FAFT restricts Russia’s membership privileges, takes action against corruption and virtual asset misuse
On June 17, the U.S. Treasury Department announced that the Financial Action Task Force (FATF) concluded another plenary meeting, in which it, among other things, took steps to restrict Russia’s FATF membership privileges. During the meeting, FATF again criticized Russia’s war against Ukraine and issued a statement, stressing that “Russian actions run counter to the FATF core principles aiming to promote security, safety, and the integrity of the global financial system. They also represent a gross violation of the commitment to international cooperation and mutual respect upon which FATF Members have agreed to implement and support the FATF standards.” Treasury Secretary Janet Yellen also stated that she “welcome[s] the serious steps the FATF took to restrict Russia’s presence in its community.” FATF members agreed that Russia can no longer hold any leadership or advisory roles, nor take part in decision making on any standard-setting, peer-review processes, governance, or membership matters. Russia is also prohibited from providing assessors, reviewers, or other experts for FATF peer-review processes. FATF stated it “will monitor the situation and consider at each of its Plenary meetings whether grounds exist for modifying these restrictions.”
FATF also produced policy recommendations for combatting corruption and countering corrupt actors or illicit funds. FATF stated it will continue to fight the abuse of shell companies, trusts, or other legal arrangements employed by bad actors, and intends to seek input on guidance to implement recommendations related to the collection and verification of beneficial ownership information for companies or other legal entities. FATF members will release a white paper for public consultation on important issues concerning “the misuse of trusts and other legal arrangements to facilitate illicit finance,” and will published guidance on ways governments and firms can mitigate money laundering risks within the real estate sector.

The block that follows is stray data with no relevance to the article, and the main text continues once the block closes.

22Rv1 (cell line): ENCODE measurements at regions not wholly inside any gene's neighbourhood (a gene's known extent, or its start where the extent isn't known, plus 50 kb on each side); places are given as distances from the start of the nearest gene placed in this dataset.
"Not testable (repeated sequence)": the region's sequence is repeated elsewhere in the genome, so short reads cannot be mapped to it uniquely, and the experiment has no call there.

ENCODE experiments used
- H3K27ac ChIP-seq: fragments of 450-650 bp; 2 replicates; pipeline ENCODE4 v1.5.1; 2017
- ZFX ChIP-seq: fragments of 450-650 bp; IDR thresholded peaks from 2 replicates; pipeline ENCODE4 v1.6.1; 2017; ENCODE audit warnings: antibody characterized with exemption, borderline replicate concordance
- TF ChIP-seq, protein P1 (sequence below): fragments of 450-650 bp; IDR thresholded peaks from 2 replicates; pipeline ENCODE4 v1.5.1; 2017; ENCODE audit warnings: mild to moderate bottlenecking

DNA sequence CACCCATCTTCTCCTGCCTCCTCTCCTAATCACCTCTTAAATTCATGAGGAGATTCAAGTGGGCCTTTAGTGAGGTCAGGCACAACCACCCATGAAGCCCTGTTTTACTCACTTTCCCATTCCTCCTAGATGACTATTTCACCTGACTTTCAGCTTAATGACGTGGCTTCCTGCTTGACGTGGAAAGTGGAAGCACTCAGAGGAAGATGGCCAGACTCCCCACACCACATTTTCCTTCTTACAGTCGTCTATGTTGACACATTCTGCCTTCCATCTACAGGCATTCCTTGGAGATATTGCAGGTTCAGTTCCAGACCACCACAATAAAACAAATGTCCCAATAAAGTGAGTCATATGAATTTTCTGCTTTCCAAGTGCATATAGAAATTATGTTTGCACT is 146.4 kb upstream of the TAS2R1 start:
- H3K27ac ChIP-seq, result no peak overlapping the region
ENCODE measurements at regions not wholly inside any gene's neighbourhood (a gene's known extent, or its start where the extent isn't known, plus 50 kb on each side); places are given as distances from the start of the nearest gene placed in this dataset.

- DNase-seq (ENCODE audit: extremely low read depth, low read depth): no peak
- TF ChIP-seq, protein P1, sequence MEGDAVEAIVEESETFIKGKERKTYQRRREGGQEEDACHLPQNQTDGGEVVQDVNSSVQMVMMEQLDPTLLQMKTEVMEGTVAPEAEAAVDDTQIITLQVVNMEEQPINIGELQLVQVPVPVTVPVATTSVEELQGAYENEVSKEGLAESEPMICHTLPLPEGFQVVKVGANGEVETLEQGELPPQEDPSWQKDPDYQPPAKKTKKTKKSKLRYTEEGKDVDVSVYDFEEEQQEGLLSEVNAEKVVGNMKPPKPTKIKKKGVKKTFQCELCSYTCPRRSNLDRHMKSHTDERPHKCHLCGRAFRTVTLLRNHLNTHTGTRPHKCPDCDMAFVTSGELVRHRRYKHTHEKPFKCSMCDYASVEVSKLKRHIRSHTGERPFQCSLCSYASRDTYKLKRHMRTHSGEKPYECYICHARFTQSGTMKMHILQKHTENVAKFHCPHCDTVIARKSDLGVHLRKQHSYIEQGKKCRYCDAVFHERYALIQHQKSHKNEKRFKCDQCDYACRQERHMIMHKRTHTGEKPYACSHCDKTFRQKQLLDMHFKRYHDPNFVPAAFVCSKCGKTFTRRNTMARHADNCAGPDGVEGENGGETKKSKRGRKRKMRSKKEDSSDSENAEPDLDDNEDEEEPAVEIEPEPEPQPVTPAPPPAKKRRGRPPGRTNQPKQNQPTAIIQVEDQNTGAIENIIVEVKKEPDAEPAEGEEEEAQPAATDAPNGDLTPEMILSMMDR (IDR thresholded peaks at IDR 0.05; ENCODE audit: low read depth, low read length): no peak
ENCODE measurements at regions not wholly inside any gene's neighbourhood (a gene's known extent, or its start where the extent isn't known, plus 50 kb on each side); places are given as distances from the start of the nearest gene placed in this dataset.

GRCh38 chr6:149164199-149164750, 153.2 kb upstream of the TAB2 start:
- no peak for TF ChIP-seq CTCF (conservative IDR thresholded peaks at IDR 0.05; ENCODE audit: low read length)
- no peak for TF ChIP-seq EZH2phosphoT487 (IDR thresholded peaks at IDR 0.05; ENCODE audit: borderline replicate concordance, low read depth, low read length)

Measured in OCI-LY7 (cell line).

Additionally, FATF adopted a report on virtual assets during the meeting, calling “for accelerated compliance by the public and private sectors with the FATF standards, particularly the ‘travel rule,’ for virtual assets and virtual asset service providers.” The travel rule requires virtual asset service providers to collect or send information on the identities of the originator and beneficiary of virtual asset transfers. However, FATF noted that, despite some progress, not all countries have introduced the travel rule, creating significant vulnerabilities for criminal misuse and underscoring the need for universal implementation and enforcement of the travel rule. FATF also approved a new project related to ransomware finance and related money laundering, with an objective of raising global awareness and understanding of how payments for ransomware are made and how these proceeds are often laundered.